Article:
Senior Conservative councillors have agreed to drastically scale-back Harrogate’s £11.2m Station Gateway in an effort to rescue the troubled scheme.
This morning North Yorkshire Council’s executive said it will remove the part-pedestrianisation of James Street from the plans and will end its hopes of reducing Station Parade to single lane traffic so it can build cycle lanes.
The council said a rethink was needed because Harrogate-based property firm Hornbeam Park Developments, which owns several commercial properties on James Street, issued a legal challenge in the summer that left the original vision in tatters.
The council admitted that it made a technical error during the consultation stages of the proposal.
It means the council’s flagship active travel scheme for Harrogate is still set to go ahead but may only include a redeveloped One Arch and Station Square, better traffic signals, a bus lane on lower Station Parade, new paving for pedestrians and cycling parking at Harrogate Station.
North Yorkshire Council said it will explore the possibility of creating south-bound segregated cycle on Station Parade although this is not guaranteed.
The council is also developing gateway schemes in Skipton and Selby worth a combined £42m with funding from the government’s Transforming Cities Fund.
The council’s executive member for highways, Cllr Keane Duncan, said today:
“Delivering capital projects of this scale in an era of high inflation and supply chain issues is not straightforward and not easy. It’s important we as an executive do not shy away from that reality. It’s important we are clear and realistic about what we can achieve.
“Our revised proposals focus on the core elements with the most public support and are built on cross-party engagement and frank and honest conversations.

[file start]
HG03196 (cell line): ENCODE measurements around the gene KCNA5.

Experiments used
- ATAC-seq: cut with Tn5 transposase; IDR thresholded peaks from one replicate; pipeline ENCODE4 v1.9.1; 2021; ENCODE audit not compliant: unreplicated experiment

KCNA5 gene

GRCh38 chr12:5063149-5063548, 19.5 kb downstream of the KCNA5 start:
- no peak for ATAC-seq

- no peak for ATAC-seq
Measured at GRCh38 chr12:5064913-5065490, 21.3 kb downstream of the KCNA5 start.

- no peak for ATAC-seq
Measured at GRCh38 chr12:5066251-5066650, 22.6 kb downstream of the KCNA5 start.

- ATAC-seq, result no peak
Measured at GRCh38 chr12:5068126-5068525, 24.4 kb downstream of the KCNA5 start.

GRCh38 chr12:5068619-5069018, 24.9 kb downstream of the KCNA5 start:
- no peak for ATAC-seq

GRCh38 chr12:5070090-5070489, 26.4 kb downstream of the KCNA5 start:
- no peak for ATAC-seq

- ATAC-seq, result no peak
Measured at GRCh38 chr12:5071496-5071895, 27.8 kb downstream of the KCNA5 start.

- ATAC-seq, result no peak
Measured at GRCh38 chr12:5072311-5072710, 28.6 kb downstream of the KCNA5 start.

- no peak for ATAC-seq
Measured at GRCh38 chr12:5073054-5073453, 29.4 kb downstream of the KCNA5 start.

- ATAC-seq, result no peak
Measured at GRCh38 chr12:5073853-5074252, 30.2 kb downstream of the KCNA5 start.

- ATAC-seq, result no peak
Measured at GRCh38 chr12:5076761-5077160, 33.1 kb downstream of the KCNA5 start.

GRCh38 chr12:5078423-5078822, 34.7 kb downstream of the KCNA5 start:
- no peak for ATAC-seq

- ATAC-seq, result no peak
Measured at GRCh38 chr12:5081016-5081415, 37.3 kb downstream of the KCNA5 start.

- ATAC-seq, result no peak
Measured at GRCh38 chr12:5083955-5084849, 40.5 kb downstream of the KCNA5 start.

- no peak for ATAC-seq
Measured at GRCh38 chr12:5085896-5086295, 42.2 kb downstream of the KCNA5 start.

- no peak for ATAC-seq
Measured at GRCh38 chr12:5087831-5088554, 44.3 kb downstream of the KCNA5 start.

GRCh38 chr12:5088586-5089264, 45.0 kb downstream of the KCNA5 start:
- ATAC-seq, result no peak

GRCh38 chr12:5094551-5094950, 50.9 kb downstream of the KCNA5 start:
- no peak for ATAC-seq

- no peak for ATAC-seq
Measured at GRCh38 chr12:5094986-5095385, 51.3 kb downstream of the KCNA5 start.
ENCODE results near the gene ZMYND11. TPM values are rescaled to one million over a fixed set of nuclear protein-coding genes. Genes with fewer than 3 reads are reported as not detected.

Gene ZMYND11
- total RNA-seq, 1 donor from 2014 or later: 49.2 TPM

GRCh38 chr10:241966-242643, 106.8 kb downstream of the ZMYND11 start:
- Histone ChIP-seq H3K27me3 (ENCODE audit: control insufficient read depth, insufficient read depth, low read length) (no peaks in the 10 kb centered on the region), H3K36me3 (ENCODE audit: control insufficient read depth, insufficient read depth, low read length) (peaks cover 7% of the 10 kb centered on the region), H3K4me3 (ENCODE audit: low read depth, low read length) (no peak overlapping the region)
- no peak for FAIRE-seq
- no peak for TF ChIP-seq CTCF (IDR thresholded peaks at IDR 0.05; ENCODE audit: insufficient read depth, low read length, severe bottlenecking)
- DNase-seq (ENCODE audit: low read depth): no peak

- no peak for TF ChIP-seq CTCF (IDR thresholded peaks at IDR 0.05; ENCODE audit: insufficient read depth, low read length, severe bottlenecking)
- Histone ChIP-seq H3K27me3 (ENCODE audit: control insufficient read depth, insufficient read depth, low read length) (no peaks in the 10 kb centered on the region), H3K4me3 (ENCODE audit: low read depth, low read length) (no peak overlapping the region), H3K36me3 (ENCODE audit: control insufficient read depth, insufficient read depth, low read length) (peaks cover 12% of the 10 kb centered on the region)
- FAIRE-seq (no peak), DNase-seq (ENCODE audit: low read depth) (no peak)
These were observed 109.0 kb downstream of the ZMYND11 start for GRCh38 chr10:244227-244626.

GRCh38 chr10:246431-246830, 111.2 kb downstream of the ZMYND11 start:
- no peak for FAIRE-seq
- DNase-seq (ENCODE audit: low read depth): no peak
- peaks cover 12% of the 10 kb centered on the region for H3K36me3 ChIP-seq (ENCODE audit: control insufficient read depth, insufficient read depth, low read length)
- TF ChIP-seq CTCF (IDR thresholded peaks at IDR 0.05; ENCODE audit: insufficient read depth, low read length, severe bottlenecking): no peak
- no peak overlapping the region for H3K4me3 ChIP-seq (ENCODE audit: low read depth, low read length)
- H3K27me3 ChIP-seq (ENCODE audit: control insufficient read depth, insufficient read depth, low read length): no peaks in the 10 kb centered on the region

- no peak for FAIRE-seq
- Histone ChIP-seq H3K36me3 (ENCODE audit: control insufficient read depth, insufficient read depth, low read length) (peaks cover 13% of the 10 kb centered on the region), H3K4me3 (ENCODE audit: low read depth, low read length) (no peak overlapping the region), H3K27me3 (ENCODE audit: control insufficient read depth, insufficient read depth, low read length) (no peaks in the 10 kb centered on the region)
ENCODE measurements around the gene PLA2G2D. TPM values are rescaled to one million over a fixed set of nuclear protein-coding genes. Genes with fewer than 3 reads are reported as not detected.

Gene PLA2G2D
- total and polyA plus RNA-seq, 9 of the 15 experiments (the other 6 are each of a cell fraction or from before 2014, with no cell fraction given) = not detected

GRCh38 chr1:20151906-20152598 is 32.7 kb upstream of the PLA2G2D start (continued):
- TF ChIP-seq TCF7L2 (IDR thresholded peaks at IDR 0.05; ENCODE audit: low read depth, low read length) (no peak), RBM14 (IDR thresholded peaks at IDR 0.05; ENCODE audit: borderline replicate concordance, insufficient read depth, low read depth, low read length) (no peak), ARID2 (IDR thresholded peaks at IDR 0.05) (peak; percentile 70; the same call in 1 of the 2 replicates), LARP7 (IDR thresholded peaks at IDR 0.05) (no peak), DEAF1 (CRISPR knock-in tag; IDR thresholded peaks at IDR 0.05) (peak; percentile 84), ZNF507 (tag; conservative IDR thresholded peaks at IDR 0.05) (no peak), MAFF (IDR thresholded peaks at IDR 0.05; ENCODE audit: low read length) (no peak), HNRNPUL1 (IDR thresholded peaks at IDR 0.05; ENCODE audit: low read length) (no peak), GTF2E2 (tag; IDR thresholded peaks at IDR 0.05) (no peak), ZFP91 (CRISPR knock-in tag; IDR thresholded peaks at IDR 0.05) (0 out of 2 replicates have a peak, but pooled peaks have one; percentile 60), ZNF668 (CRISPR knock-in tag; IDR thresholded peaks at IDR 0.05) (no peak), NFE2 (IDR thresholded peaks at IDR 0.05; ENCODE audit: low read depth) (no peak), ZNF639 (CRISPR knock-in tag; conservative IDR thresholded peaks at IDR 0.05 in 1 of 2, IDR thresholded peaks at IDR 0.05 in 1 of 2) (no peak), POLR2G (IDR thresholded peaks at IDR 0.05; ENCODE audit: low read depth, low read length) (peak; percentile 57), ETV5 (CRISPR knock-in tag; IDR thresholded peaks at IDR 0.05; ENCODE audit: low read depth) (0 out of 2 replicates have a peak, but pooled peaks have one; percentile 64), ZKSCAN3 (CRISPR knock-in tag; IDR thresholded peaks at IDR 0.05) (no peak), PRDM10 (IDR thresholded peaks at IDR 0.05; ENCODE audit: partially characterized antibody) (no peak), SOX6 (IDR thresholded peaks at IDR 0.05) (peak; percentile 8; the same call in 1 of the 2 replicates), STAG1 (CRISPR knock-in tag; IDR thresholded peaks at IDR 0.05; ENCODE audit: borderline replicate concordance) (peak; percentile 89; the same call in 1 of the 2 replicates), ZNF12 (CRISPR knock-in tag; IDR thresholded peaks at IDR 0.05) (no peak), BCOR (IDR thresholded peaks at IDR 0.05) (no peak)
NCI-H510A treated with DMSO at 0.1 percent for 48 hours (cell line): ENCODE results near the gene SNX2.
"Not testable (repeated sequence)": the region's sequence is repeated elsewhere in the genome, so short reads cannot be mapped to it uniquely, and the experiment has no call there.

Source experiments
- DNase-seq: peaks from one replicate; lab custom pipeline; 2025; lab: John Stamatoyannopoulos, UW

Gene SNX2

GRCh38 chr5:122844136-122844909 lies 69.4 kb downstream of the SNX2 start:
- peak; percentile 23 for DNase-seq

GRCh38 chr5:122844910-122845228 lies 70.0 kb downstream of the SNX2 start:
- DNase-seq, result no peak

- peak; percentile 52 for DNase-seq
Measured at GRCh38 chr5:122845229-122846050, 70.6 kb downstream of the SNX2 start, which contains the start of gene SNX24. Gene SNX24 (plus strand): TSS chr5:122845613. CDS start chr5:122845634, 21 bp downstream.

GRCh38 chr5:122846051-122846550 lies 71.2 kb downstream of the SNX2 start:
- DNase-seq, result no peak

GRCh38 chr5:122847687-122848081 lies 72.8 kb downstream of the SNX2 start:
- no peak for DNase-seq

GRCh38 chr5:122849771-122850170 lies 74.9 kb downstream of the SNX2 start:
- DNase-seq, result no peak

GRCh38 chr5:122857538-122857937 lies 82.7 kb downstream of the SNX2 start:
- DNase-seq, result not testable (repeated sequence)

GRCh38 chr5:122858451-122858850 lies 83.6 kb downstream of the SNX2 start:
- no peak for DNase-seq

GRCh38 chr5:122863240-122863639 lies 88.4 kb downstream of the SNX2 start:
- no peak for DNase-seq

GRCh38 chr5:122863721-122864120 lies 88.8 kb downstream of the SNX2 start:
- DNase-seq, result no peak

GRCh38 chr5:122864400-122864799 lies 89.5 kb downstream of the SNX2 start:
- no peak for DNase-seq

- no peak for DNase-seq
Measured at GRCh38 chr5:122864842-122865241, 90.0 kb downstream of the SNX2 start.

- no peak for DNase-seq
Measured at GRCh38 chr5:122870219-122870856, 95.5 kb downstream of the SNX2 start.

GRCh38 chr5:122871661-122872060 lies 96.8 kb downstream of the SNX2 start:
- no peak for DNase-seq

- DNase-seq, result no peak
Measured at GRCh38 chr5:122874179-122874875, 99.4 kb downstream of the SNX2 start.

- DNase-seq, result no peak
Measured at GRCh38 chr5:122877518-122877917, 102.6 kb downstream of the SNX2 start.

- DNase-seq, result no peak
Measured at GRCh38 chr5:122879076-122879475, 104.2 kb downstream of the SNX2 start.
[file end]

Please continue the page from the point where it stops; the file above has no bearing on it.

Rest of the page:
“We are not reneging on the ambition and scale of our overall vision. The update today represents positive progress and puts us in the best possible position to deliver this landmark package of investment whilst avoid potential pitfalls, delays and constraints that we’re being very honest about.”
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Due to inflation, the Station Gateway project will still use its entire £11.2m budget, despite key elements being removed.
A report that went before councillors ahead of today’s meeting warned there are financial risks in developing a revised scheme.
This point was reiterated by executive member for finance, Cllr Gareth Dadd, who said the authority could be left “on the hook” if costs spiral.
The Department for Transport previously insisted that all projects must be built before March 2025.
This leaves a tight window for the council to get the project finished in time. The council also does not know if the government will agree to the changes.
The council must now undertake more public consultation, publish updated Traffic Regulation Orders and submit a new business case to West Yorkshire Combined Authority, which won the initial funding. It expects this process to take another five months.
If the business case is approved next summer, construction could begin by Autumn 2024.